Short notes on Industrial Crafts of Mauryan Economy


The Arthashastra also lays down rules for artisans and craftsmen who could either work independently or organise themselves into guilds. The latter system was preferred.

Guilds were known as shrenis or sanghas and played an important part in the conduct of crafts and trades. Greek sources and the Jatakas say that occupations were usually hereditary.

The Jatakas also mention the ‘eighteen guilds’, and several industries that were localised in particular towns and villages. Each of the different crafts had a pramukha (or president) or jettha (or alderman).


A judge was appointed from among the craftsmen to settle dis­putes among the guilds. There were also satthavahas or caravan leaders of caravans travelling along the trade-routes.

Some sanghas adopted vartta or agricul­ture, cattle rearing and trade as their profession. Wages were dependent on the quality of the work, and the quantity produced.

The state employed artisans like armourers, ship-builders, etc. These artisans did not have to pay tax but had to work in state workshops.

The Arthashastra mentions several places in the country which specialised in textiles. Cotton fabrics were produced at places like Mathura, Kalinga, Kashi, Aparanta (Konkan), Vatsa, Vanga and Mahisa.


Cotton fabrics were probably exported from the port of Bharuch on the west coast. Cotton manufacture held the first place among textile industries from very ancient times. Kautilya has distinguished be­tween three varieties of dukula (an unidentified but fine fibrous fabric).

The first variety from Vanga in East Bengal was white; the second from Pundra in North Bengal was black, while the third variety from Suvarnakudya was the colour of the rising sun.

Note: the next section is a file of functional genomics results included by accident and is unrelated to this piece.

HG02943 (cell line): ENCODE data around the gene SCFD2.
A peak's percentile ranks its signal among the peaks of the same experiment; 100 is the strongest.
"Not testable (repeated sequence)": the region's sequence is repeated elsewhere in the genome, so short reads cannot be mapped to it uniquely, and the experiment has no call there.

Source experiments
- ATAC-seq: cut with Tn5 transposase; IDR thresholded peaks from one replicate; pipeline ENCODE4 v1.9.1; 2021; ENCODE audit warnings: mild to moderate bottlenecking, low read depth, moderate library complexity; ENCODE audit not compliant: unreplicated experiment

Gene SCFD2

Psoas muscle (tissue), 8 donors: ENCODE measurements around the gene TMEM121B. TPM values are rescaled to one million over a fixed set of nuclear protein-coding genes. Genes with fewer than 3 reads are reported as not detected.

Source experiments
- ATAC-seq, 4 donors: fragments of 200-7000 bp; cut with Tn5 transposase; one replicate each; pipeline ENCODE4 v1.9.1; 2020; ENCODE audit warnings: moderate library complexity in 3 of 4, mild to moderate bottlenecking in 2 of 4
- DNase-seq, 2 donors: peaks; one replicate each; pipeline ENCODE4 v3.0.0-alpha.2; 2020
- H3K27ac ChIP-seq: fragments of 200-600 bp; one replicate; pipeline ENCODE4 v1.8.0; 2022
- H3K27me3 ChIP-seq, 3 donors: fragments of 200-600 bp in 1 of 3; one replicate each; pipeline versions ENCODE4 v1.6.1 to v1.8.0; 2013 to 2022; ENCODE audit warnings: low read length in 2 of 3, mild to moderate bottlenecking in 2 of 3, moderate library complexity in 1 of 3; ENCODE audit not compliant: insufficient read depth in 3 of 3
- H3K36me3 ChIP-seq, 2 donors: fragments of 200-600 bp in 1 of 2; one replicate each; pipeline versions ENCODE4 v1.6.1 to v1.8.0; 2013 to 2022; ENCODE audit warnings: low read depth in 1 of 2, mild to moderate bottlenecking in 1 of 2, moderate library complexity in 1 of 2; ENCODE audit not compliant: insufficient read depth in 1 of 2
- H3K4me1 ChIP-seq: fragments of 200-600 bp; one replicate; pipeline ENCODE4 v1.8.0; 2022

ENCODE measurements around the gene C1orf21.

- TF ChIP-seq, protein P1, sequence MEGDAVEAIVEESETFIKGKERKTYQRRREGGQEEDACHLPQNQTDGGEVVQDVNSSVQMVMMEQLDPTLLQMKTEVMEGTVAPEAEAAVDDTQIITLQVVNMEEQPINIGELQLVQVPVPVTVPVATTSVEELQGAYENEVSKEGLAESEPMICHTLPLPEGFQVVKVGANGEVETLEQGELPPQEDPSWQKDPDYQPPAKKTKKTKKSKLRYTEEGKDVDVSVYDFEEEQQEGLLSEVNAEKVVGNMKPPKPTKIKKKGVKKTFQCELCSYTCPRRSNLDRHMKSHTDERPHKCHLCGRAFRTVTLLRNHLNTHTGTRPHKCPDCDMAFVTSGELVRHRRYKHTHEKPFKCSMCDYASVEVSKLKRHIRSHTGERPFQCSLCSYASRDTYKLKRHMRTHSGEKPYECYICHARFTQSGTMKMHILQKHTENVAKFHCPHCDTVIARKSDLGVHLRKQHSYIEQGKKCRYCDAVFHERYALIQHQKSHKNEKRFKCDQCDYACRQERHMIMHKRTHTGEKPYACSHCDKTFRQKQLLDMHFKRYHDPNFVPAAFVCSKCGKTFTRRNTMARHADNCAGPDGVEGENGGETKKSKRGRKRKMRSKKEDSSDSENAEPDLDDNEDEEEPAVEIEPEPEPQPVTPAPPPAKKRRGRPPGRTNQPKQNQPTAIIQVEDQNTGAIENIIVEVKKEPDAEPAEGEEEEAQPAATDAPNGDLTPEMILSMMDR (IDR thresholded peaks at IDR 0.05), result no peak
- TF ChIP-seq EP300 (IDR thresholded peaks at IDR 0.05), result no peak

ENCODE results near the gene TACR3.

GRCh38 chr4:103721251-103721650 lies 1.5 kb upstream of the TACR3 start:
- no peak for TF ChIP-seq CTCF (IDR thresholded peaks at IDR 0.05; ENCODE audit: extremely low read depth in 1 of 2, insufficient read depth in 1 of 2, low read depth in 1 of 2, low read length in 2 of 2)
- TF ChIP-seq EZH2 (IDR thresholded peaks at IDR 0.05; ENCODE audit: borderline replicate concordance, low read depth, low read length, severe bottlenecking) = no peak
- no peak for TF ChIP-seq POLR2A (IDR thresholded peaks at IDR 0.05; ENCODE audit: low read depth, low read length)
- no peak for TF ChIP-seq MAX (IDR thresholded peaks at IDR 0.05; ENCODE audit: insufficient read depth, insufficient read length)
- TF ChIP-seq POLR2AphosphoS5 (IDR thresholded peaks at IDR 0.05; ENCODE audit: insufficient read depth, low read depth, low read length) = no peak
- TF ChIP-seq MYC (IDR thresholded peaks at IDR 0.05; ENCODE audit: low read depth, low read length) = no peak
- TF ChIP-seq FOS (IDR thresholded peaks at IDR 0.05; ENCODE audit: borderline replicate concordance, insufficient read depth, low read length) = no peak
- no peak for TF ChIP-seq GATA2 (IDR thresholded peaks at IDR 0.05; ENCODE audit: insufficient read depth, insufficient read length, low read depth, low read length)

Mention has also been made of kshauma or linen fabrics from Kashi and Pundra and fabrics made of fibres of specified trees like patrorna, literally mean­ing leaf-wool, from Magadha, Pundra and Suvarnakudya. Among costlier textiles, silk and silk cloth is frequently mentioned in Buddhist works.

Carpentry was a long-established craft and sources mention activities like shipbuilding, house­building and the making of carts, chariots and various types of machines.


The skill in this field is verified by seven large wooden platforms found at Kumrahar (near Pataliputra). It is not clear as to what they were actually a part of, but their finish and perfection speak of their being made by skilled craftsmen.

Stone-cutting was also a highly developed art and the pasana-kottaka or the stone-cutter is fre­quently mentioned in the Jataka stories. The beautiful execution of Asokan inscriptions on stone testifies to the development of this art.

The Arthashastra mentions in detail about the technique of mining and metallurgy. There are descriptions of the characteristics of ores and meth­ods of smelting and purification of ores. The metals mentioned are gold, silver, copper, lead, tin, iron and an unidentified metal called vaikrintaka.

Jewellery-making was also a developed craft. Kautilya talks of muktika or pearls, mani or jewels, vajra or diamonds, and pravala or corals, Indian as well as foreign. He mentions the qualities of good and bad pearls, colours and qualities of various types of ruby, beryl, sapphire, crystal, diamond and coral.


Five varieties of yashti or pearl necklaces are de­scribed which are again subdivided into other classes. Some varieties are said to be worn as ornaments for the arms, feet, head and waist.

Other industries mentioned in the literary works include manufacture of dyes, gums, drugs, perfumes, and pottery.

Weapons for the battlefield were also manufac­tured on a large scale. The Arthashastra mentions bows, bow-strings, arrows and arrowheads made of different materials, such as, palmyra, bamboo, bone, and horn.

There were different types of swords with handles made of the horn of the rhinoceros or buffalo and of wood, ivory or the root of the bamboo. Other weapons included axes, discusses, kshura-kalpah or sharp-edged razor-like weapons.


The armour was of iron, skins or other material. Yantrani or machines of different types were also manufac­tured. These war machines included the hasti-varaka, a movable machine for attacking elephants.

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